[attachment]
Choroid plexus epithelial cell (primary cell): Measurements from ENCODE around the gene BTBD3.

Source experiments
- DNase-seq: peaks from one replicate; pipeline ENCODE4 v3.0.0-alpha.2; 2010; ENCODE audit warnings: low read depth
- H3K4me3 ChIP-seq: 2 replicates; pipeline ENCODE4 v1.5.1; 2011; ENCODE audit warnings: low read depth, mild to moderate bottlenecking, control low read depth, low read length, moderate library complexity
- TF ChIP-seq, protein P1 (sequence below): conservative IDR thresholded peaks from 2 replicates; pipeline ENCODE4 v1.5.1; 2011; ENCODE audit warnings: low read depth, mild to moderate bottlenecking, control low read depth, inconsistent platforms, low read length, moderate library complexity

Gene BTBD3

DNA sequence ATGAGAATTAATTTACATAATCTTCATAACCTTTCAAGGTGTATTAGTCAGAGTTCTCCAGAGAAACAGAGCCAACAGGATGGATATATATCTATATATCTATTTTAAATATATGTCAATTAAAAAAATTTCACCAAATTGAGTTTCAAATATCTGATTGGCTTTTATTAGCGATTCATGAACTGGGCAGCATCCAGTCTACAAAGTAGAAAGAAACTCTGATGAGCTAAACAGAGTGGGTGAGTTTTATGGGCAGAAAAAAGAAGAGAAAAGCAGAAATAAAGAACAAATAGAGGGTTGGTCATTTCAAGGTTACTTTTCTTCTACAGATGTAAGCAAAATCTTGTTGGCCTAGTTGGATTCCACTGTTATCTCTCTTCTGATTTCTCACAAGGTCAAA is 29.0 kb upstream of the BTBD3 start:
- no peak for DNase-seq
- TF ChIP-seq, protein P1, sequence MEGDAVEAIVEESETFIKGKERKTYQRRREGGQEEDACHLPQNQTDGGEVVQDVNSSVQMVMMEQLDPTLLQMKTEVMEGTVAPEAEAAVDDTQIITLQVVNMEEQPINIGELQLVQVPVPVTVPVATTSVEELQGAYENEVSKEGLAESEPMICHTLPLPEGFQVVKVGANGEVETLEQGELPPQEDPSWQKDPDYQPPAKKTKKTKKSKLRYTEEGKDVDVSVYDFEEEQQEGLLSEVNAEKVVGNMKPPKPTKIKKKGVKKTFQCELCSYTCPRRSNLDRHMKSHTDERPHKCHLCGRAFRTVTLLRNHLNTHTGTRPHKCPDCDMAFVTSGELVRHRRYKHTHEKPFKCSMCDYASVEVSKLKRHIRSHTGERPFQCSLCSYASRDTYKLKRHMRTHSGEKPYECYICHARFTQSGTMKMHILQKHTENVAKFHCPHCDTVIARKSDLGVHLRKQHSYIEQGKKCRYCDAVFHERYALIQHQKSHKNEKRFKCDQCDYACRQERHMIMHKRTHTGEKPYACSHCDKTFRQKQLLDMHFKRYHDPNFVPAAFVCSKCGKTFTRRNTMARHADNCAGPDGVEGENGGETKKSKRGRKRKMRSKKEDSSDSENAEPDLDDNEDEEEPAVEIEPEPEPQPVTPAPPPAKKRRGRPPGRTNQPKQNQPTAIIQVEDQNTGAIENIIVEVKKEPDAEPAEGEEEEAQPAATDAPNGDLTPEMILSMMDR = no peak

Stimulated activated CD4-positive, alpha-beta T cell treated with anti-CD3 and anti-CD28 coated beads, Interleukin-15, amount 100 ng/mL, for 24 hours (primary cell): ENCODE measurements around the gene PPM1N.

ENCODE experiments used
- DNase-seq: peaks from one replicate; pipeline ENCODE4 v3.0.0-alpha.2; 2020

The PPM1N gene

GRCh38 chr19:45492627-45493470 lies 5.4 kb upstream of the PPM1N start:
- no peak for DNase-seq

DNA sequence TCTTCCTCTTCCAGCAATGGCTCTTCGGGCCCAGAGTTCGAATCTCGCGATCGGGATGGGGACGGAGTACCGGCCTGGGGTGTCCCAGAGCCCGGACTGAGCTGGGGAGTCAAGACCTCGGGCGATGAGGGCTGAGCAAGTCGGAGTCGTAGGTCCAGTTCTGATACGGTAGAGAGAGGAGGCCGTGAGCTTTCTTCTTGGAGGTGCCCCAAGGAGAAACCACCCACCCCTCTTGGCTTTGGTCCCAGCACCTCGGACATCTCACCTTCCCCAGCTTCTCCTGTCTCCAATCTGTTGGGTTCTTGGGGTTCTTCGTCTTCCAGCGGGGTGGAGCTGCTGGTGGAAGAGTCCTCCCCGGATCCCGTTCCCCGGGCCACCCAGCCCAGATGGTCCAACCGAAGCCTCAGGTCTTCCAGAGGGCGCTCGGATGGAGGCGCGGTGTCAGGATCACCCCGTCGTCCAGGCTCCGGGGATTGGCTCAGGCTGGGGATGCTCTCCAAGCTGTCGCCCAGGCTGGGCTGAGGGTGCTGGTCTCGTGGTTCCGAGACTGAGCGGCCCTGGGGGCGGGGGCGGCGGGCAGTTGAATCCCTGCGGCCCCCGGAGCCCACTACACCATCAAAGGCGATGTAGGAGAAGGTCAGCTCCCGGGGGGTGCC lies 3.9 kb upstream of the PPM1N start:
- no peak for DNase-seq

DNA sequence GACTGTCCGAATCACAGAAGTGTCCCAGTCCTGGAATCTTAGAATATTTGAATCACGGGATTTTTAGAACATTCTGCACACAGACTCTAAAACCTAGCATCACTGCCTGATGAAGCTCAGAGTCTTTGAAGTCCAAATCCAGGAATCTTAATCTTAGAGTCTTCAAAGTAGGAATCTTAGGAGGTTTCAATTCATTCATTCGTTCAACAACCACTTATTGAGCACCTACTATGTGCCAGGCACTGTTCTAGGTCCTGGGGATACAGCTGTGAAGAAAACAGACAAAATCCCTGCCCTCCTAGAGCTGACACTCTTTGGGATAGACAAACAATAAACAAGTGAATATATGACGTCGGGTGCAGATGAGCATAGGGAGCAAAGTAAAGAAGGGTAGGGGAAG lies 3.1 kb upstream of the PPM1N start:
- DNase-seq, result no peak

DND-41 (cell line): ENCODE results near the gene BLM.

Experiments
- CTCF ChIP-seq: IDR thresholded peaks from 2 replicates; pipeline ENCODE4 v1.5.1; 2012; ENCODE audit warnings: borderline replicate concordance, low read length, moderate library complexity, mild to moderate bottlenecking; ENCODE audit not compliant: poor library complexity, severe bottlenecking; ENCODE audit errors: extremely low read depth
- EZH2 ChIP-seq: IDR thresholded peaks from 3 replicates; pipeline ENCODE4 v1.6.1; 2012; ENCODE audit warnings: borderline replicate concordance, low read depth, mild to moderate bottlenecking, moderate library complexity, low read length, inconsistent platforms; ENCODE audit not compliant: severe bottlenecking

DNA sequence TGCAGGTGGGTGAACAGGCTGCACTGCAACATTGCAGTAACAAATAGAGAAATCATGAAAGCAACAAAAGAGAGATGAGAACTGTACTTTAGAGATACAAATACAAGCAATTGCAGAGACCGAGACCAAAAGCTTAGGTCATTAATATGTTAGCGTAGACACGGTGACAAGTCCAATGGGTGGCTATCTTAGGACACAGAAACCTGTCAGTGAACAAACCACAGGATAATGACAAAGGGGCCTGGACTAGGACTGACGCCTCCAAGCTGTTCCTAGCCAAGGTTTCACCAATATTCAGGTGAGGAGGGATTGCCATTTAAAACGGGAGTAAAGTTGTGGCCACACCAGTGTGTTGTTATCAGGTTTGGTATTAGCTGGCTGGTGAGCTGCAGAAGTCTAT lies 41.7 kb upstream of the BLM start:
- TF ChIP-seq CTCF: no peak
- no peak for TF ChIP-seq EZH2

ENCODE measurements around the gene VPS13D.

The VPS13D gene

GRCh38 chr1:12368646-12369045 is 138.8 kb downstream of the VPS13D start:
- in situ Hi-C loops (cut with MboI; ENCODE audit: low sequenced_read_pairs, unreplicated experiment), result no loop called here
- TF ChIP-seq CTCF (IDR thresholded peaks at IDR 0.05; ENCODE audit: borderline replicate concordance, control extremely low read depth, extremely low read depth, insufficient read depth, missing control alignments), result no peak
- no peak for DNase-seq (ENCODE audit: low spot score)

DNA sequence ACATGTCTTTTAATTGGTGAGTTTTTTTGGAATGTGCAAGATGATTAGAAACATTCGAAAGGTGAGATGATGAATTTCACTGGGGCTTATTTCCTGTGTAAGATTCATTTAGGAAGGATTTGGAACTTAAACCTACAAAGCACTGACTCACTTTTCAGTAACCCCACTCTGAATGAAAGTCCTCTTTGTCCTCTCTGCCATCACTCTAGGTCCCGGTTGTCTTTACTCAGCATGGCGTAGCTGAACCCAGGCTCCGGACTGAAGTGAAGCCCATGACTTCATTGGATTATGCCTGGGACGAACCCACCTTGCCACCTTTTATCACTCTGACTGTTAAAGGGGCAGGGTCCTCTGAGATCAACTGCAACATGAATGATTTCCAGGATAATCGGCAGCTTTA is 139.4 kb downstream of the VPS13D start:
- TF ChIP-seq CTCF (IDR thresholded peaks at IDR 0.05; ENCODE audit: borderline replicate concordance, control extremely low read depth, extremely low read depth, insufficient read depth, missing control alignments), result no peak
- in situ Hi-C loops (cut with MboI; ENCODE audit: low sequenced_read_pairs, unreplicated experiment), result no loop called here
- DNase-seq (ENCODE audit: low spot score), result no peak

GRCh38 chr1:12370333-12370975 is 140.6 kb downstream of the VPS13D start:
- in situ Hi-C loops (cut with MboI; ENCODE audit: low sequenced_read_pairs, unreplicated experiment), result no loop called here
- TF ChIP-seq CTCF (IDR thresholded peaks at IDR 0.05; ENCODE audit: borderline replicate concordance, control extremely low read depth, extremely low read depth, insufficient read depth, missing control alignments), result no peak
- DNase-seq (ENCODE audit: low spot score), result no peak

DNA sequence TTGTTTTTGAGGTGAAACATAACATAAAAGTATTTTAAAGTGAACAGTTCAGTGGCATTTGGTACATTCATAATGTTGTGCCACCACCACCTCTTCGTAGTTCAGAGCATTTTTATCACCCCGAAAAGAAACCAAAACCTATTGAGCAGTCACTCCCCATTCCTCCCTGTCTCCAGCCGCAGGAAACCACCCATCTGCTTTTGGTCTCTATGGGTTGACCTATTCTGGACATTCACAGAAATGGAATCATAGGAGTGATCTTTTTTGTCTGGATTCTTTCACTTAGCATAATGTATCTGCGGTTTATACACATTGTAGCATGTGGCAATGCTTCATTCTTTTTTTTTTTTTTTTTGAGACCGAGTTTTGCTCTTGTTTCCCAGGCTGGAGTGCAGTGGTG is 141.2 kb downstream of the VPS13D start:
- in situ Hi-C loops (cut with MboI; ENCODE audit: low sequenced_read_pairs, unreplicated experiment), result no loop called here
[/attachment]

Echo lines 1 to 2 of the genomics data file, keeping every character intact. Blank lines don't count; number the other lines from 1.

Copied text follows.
Choroid plexus epithelial cell (primary cell): Measurements from ENCODE around the gene BTBD3.

Source experiments